Virgin Galactic gets back on track toward space tourism
The only thing interrupting the creosote and mesquite that make up one of New Mexico's most remote stretches of desert is a pristine runway where Virgin Galactic plans one day to launch the world's first commercial space-line.
In the four years since its completion, however, the runway has seen little use. No constant roar of jet engines. No screeches from landing gear. Just promises, year after year, that it would shuttle paying passengers to the edges of Earth.
Virgin Galactic had proclaimed 2015 was finally going to be the year. That was until the company's rocket-powered spacecraft broke apart over California's Mojave Desert during a test flight last fall, killing one pilot and igniting speculation about the future of commercial space tourism and Spaceport America.
Virgin Galactic CEO George Whitesides said things are on track now and testing will take off again this year.
"I really think we're turning the corner," Whitesides said. "We've gone through one of the toughest things a company can go through and we're still standing, and now we're really moving forward with pace."
He said the company and its investors aren't backing down from the goal of making space accessible.
Virgin Galactic's manufacturing crew is about two-thirds done with building a new spacecraft, and the operations team is ramping up for a test-flight program that will serve as one of the last major hurdles to getting off the ground.
"Our company has spent a lot of time and money to get to the point where we can carry out successful commercial operations at Spaceport America. We're still committed," he said.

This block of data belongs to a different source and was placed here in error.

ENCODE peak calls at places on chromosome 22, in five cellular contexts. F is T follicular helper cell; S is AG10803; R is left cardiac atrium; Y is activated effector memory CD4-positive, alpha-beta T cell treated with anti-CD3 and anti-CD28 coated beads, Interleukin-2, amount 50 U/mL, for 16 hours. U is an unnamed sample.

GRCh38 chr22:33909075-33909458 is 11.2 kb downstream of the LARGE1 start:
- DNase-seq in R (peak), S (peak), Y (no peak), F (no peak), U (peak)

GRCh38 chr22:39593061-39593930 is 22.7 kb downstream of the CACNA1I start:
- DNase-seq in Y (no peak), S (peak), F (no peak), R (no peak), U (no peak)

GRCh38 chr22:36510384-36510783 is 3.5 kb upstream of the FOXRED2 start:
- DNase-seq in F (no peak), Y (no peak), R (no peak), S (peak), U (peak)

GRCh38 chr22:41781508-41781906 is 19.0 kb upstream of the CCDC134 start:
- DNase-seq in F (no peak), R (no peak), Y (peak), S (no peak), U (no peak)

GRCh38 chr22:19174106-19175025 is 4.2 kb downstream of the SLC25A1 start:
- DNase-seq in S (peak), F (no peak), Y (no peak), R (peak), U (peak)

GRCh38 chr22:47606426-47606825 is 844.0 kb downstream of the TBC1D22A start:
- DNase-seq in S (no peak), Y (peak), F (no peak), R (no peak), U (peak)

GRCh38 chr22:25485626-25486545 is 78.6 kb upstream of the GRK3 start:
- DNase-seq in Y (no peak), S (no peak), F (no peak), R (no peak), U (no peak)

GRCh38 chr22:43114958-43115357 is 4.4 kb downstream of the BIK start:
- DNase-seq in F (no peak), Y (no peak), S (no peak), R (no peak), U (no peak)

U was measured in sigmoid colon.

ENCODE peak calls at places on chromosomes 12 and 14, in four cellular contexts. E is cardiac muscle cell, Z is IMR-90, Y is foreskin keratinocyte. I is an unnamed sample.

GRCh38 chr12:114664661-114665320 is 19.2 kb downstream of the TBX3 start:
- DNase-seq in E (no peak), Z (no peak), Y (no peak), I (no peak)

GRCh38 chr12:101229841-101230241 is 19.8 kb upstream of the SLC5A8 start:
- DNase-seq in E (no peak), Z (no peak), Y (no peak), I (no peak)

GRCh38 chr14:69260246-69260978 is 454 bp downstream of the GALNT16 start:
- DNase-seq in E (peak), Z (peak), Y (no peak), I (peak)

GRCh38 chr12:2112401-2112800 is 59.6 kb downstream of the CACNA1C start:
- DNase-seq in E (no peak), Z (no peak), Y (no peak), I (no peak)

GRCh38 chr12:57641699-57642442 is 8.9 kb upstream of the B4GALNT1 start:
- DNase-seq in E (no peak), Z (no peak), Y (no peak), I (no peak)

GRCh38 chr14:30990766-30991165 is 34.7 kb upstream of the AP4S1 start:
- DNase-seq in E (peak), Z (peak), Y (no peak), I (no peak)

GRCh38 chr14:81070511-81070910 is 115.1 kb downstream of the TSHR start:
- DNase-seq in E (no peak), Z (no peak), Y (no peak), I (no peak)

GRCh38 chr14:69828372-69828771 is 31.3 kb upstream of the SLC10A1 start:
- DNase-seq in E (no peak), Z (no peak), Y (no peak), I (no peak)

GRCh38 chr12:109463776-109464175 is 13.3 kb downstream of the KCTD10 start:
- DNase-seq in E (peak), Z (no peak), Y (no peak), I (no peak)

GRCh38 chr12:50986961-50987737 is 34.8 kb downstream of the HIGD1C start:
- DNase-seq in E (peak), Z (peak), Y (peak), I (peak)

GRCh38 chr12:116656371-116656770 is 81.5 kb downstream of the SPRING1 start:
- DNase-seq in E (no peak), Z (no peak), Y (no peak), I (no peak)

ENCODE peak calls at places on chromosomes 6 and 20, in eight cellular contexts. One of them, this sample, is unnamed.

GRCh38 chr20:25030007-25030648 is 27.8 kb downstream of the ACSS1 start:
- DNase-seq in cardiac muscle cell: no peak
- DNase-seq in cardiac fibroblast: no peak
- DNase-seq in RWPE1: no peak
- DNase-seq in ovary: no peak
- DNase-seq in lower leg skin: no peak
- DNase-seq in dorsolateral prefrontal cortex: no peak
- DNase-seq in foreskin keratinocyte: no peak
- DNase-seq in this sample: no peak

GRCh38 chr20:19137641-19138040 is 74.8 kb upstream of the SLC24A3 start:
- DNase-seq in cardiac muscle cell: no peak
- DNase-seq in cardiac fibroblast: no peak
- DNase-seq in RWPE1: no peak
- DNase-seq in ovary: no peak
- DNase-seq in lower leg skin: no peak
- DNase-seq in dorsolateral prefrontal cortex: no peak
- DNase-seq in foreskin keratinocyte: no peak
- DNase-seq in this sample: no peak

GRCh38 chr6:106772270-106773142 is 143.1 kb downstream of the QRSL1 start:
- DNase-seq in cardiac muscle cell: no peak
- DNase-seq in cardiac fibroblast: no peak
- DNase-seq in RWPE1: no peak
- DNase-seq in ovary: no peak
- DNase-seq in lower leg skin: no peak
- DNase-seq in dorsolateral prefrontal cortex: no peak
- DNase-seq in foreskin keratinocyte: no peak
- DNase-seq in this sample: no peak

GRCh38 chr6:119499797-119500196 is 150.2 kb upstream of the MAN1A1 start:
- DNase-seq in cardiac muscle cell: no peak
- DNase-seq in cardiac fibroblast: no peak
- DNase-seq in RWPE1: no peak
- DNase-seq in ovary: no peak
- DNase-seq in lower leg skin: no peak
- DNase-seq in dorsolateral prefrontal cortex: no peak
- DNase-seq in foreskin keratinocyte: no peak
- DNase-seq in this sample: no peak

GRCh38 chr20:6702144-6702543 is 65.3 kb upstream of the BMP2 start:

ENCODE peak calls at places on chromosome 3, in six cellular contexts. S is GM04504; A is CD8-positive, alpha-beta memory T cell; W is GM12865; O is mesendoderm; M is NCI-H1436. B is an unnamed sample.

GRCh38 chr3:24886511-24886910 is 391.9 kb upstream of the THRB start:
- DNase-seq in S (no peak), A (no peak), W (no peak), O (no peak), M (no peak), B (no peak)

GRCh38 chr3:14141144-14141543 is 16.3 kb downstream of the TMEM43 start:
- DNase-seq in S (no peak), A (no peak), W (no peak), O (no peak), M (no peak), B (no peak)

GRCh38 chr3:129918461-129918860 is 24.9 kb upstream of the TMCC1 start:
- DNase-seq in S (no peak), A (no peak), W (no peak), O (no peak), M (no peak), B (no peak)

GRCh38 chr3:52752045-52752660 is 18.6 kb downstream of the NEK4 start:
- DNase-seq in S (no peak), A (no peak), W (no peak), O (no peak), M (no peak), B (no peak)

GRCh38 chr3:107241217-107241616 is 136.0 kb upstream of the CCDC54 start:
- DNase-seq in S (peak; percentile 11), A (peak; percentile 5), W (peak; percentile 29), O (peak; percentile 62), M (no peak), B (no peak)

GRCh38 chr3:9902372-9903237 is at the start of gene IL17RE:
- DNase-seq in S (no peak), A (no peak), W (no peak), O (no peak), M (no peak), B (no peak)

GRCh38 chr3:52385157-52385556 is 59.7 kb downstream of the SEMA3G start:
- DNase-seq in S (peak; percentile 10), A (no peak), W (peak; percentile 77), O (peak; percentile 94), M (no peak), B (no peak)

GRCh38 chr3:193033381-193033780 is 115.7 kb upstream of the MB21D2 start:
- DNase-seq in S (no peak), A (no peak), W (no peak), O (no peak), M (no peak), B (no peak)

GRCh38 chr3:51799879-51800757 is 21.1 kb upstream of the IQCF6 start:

Whitesides has always been reluctant to attach a timeline to the milestones the company needs to reach, but he's certain test flights will resume later this year.
That's what New Mexico taxpayers want to hear.
They've already funneled nearly a quarter of a billion dollars into the world's first purpose-built spaceport, and state lawmakers are being asked for nearly $2 million more this year to make up for the lost fees stemming from the delay in Virgin Galactic's commercial flights.
Some lawmakers have called for pulling the plug, adding fuel to criticisms that the project—first initiated by former Gov. Bill Richardson, a Democrat, and British billionaire Richard Branson—is a boondoggle.
Others, including Republican Gov. Susana Martinez's administration, say the state has a chance to carve out a new niche for economic development and position itself on the front end of space tourism.
New Mexico has struggled to rebound from the recession, creating only 14,000 jobs over the past year while neighboring states have bounced back to 2008 employment levels.
Whitesides visited Spaceport America in December. The runway was quiet, but workers inside the massive, futuristic hangar continued to outfit it for the day Virgin Galactic opens.
"I really think we're on the edge of something truly incredible, which is enabling people and students to experience space, whether going themselves or sending their experiments," he said.
He added: "These things are hard. That's why they haven't happened yet."
Christine Anderson, the head of New Mexico's Spaceport Authority, pointed to the ill-fated Apollo I launch rehearsal and the 1986 Challenger explosion as examples of space exploration efforts that resulted in tragedy. Still, astronauts and scientists pushed on, and she said those backing Virgin Galactic and Spaceport America are doing the same.
"We have invested $218 million, so there's absolutely no reason to stop now," she said.
Virgin Galactic continues to pay its lease, and more money will come from lease and user fees related to the testing scheduled to begin this spring for a reusable rocket being developed by Elon Musk's SpaceX. But Anderson acknowledged that the spaceport needs to entice more tenants and host other events, including fashion and auto photo shoots, conferences and more rocket launches by companies such as UP Aerospace.
The spaceport in late February also expects to open its visitors' gallery at the site, which spans more than 28 square miles.
"The challenge was to build a commercial spaceport here. There was absolutely nothing here. We did it," Anderson said. "It's amazing to think of it."
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